Kloser repeats in Imperial Challenge
BRECKENRIDGE – Sliding on his butt, skis in hand, down the center of Vertigo chute on Peak 7 – that’s what it took for Mike Kloser to lock up his second straight Imperial Challenge win Saturday.
Competitors call it “survival skiing,” and Kloser’s touring skis just wouldn’t do the trick in the fresh, windloaded snow on Peak 7. He took them off at the top of the chute and slid to victory in 1 hour, 30 minutes, 58 seconds, beating the course record he set last year by more than two minutes.
Kloser, a veteran mountain bike racer and Eco-Challenge champion from Vail, was pushed this year by first-time Imperial Challenger Pete Swenson of Boulder and by University of Denver Nordic team member Ola Berger.
Berger spent most of the uphill in second place, keeping Kloser in his sights. But the snow got the best of him on the descent. He broke his ankle early in the downhill, opening the door for Swenson to finish second, less than two minutes off the pace in 1:32:20. Local Thane Wright passed Berger as he was being attended to by patrol and finished third for the second straight year.
“That’s not the way I wanted to go into third,” said Wright, who finished in 1:42:18. “The descent was unbelievable. Your legs are so noodely at the top of the hill. It’s just survival skiing.”
Swenson was recruited by women’s winner Monique Merrill to challenge Kloser. The two ride on the same mountain bike team, and Merrill set Swenson up with the necessary gear. But he couldn’t touch the two-time champion.
“I used to race bikes against Mike,” Swenson said. “He’s always a competitor, no matter what the event. I had a little gap on him coming off the bike. I thought my only chance would be if I was closer to him at the top because I had a little more ski. But he was still really fast coming down.”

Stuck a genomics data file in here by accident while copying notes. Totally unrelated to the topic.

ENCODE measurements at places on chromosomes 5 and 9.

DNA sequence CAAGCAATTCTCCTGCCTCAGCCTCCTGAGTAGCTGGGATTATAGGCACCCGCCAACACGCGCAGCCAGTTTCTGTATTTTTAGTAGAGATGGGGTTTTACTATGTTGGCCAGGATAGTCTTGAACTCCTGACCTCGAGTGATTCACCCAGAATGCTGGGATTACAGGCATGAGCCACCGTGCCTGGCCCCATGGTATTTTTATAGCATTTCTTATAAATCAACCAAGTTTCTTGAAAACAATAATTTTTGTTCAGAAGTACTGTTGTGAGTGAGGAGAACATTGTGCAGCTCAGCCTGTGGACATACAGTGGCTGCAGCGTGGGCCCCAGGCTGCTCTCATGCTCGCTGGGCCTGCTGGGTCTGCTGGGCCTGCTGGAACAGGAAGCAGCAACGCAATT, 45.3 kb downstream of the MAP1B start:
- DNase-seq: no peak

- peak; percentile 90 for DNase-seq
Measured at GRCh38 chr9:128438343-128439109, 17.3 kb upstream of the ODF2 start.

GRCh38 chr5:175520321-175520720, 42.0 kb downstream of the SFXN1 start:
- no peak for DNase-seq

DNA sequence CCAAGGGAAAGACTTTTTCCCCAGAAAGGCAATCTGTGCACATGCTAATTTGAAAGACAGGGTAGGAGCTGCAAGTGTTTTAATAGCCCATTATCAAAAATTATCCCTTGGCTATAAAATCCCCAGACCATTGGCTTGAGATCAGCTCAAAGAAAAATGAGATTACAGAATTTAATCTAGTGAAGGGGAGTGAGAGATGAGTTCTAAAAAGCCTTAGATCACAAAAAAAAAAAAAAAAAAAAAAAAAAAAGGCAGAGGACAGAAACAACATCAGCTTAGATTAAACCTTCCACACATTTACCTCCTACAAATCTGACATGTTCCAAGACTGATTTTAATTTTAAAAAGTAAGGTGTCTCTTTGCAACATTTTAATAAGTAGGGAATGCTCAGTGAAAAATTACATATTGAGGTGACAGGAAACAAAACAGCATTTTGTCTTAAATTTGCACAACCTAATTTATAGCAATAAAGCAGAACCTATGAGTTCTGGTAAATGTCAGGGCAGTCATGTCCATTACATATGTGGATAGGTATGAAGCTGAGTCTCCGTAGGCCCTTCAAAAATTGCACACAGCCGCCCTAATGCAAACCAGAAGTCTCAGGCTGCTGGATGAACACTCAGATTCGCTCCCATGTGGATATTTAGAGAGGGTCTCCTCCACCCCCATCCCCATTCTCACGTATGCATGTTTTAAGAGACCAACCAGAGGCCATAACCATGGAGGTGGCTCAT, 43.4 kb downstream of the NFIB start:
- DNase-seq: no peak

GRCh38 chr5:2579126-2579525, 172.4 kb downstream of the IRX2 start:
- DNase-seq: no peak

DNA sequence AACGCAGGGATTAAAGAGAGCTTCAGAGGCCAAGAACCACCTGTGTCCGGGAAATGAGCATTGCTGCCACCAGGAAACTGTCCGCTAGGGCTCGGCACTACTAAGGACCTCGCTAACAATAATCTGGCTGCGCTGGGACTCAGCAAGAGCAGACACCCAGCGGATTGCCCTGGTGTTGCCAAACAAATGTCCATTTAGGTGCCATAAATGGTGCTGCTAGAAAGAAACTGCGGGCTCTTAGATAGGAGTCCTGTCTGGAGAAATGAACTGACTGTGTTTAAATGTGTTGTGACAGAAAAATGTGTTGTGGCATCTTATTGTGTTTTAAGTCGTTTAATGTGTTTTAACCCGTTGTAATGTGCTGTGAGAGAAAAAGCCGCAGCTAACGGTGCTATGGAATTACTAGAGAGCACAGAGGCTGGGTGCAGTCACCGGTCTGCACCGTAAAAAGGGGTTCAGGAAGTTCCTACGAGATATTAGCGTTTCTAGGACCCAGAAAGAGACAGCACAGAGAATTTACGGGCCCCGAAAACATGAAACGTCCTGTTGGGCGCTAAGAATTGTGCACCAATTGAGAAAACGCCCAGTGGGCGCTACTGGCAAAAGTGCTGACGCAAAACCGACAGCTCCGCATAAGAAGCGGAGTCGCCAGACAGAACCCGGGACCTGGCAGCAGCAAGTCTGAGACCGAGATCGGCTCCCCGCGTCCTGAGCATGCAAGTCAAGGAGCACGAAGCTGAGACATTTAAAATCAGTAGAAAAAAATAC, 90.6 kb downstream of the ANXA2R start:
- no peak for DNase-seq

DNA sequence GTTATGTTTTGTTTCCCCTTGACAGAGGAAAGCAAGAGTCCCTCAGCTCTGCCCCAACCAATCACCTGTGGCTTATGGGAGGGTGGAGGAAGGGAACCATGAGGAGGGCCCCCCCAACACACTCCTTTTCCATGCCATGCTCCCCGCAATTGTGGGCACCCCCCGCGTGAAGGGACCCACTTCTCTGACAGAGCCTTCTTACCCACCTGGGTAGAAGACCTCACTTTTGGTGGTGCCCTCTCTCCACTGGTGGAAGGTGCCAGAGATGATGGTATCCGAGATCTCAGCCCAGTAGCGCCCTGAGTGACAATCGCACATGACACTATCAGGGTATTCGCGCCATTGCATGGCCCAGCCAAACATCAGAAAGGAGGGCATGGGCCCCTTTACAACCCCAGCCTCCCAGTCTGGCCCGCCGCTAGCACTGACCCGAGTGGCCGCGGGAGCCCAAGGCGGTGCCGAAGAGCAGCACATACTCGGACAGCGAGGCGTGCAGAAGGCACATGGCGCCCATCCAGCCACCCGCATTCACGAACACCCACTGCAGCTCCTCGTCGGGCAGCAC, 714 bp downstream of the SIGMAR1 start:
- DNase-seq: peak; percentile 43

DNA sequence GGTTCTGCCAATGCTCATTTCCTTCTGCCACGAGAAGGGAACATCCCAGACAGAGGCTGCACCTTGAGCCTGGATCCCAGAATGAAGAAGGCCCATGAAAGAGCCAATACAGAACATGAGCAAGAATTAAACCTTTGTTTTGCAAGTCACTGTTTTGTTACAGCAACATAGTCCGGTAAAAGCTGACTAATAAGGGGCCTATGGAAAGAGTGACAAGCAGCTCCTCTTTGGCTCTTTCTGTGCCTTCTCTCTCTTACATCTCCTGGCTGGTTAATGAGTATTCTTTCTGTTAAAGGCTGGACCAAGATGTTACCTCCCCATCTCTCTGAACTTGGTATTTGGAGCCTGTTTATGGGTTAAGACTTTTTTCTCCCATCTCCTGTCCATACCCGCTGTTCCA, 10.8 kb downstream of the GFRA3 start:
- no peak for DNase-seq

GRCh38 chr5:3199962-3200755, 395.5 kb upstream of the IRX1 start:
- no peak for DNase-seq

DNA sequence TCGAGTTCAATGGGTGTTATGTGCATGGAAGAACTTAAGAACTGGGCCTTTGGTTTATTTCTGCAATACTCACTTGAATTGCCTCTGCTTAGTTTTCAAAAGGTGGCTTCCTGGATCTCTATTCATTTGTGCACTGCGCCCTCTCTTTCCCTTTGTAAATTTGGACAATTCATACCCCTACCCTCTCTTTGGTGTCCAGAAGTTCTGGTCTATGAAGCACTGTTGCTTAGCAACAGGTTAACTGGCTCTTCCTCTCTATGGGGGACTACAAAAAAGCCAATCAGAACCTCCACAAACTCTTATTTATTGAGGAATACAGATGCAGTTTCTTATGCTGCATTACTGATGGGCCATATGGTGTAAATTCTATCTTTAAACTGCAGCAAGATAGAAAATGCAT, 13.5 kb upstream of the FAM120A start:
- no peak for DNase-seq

Unlike last year, Kloser did not lead from start to finish. He took the lead during the transition from the six-mile bike leg to the uphill trek from the base of Peak 8 to the top of Imperial Bowl.
“I’m pretty good with transitions,” Kloser said. “You learn after a lot of multi-sport events that you have to be simple and efficient.
“I felt the pressure from these guys,” he continued. “Their biking was good today, and on the skis, they never let up.”
Merrill did not have a similar challenge for the women’s title. She beat second-place finisher Sue King by about eight minutes. But the longtime local and owner of Amazing Grace could not beat her women’s record of 1:48:04 that she set last year. She finished in 1:51:12. King crossed the line in 1:59:08, and third-place finisher Jari Kirkland had a time of 2:12:23.
“I don’t think I felt as fast (as last year),” Merrill said. “I didn’t come out to beat my record. I just came out to have fun.”
Merrill has proven to be without peer among women in all types of local races, and she shows no signs of slowing.
“I’ve just been doing it for so many years,” she said. “I’m good at it and I enjoy it, and when I feel strong, I try to push myself to the next level and try to catch some of the guys.”
About 280 competitors registered for the race, similar to last year’s turnout. They lined the start at Upper Blue Elementary School along Airport Road for a 10 a.m. start with the imposing specter of windblown Imperial peak in the distance.
Long after Kloser and the top finishers crossed the line at the Bergenhoff restaurant at the base of Peak 8, there was still a visible procession of competitors slogging up the traverse line to Imperial bowl. It was a long day for some.
There was also a citizens race that went to the base of the T-bar. Josh Dayton won the men’s category in 1:03:03, and Cindy Bargell won for the women in 1:16:45. Jeff Bergeron was second for men, and Brent Oddson was third. For the women, Louisa Jenkins was second and Anna Helton was third.
Team Great Adventure Sports/Drug Free won the team race – in which three racers split the event into a bike leg, a hike leg and a hike/ski leg. Team Slacker was second, and Team Sjostram was third.
Jason Starr can be reached at (970) 668-3998 Ext. 231 or at firstname.lastname@example.org.
Support Local Journalism
Support Local Journalism
As a Summit Daily News reader, you make our work possible.
Now more than ever, your financial support is critical to help us keep our communities informed about the evolving coronavirus pandemic and the impact it is having on our residents and businesses. Every contribution, no matter the size, will make a difference.
Your donation will be used exclusively to support quality, local journalism.
Start a dialogue, stay on topic and be civil.
If you don't follow the rules, your comment may be deleted.
User Legend: Moderator Trusted User